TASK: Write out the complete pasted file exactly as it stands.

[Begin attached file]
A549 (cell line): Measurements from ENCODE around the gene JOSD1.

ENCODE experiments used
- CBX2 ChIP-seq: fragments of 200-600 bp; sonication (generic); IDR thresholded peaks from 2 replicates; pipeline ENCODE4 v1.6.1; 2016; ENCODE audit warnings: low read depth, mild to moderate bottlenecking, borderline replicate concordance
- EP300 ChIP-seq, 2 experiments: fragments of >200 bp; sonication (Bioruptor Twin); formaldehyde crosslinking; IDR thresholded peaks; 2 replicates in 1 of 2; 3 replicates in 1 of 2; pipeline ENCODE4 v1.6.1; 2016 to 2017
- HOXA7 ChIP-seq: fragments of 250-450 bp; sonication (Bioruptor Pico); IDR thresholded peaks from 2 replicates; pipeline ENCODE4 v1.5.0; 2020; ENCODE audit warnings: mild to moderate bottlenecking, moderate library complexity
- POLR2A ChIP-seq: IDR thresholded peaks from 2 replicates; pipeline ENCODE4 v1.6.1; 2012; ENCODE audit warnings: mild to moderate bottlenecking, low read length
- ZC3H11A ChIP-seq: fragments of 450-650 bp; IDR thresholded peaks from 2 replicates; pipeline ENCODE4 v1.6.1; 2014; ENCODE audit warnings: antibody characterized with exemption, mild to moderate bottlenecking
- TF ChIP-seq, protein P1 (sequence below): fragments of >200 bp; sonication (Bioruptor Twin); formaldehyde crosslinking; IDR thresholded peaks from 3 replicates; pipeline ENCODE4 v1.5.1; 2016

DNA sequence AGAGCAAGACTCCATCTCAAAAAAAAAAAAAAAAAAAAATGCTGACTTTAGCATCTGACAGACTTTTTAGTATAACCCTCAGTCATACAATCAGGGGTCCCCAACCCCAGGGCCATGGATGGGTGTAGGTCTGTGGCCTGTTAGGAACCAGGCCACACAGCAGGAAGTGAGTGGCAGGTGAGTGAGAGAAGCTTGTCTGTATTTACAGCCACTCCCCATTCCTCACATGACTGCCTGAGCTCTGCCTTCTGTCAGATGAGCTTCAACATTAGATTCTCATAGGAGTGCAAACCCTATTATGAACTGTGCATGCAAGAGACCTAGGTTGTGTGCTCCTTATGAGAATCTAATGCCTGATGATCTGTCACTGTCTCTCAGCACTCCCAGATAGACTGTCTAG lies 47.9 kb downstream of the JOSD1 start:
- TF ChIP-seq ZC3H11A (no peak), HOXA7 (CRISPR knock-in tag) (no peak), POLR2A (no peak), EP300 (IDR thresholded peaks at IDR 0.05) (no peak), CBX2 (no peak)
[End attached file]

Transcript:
A549 (cell line): Measurements from ENCODE around the gene JOSD1.

ENCODE experiments used
- CBX2 ChIP-seq: fragments of 200-600 bp; sonication (generic); IDR thresholded peaks from 2 replicates; pipeline ENCODE4 v1.6.1; 2016; ENCODE audit warnings: low read depth, mild to moderate bottlenecking, borderline replicate concordance
- EP300 ChIP-seq, 2 experiments: fragments of >200 bp; sonication (Bioruptor Twin); formaldehyde crosslinking; IDR thresholded peaks; 2 replicates in 1 of 2; 3 replicates in 1 of 2; pipeline ENCODE4 v1.6.1; 2016 to 2017
- HOXA7 ChIP-seq: fragments of 250-450 bp; sonication (Bioruptor Pico); IDR thresholded peaks from 2 replicates; pipeline ENCODE4 v1.5.0; 2020; ENCODE audit warnings: mild to moderate bottlenecking, moderate library complexity
- POLR2A ChIP-seq: IDR thresholded peaks from 2 replicates; pipeline ENCODE4 v1.6.1; 2012; ENCODE audit warnings: mild to moderate bottlenecking, low read length
- ZC3H11A ChIP-seq: fragments of 450-650 bp; IDR thresholded peaks from 2 replicates; pipeline ENCODE4 v1.6.1; 2014; ENCODE audit warnings: antibody characterized with exemption, mild to moderate bottlenecking
- TF ChIP-seq, protein P1 (sequence below): fragments of >200 bp; sonication (Bioruptor Twin); formaldehyde crosslinking; IDR thresholded peaks from 3 replicates; pipeline ENCODE4 v1.5.1; 2016

DNA sequence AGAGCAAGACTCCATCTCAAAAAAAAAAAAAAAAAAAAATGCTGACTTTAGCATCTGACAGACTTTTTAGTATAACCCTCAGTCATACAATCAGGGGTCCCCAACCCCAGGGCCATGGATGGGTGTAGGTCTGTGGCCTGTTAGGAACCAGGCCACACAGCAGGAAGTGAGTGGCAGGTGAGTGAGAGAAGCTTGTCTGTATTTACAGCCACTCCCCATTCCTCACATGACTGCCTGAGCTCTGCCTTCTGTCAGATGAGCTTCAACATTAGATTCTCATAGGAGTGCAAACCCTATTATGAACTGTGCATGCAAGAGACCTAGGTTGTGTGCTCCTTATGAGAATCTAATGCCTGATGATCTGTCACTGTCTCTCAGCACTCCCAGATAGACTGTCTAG lies 47.9 kb downstream of the JOSD1 start:
- TF ChIP-seq ZC3H11A (no peak), HOXA7 (CRISPR knock-in tag) (no peak), POLR2A (no peak), EP300 (IDR thresholded peaks at IDR 0.05) (no peak), CBX2 (no peak)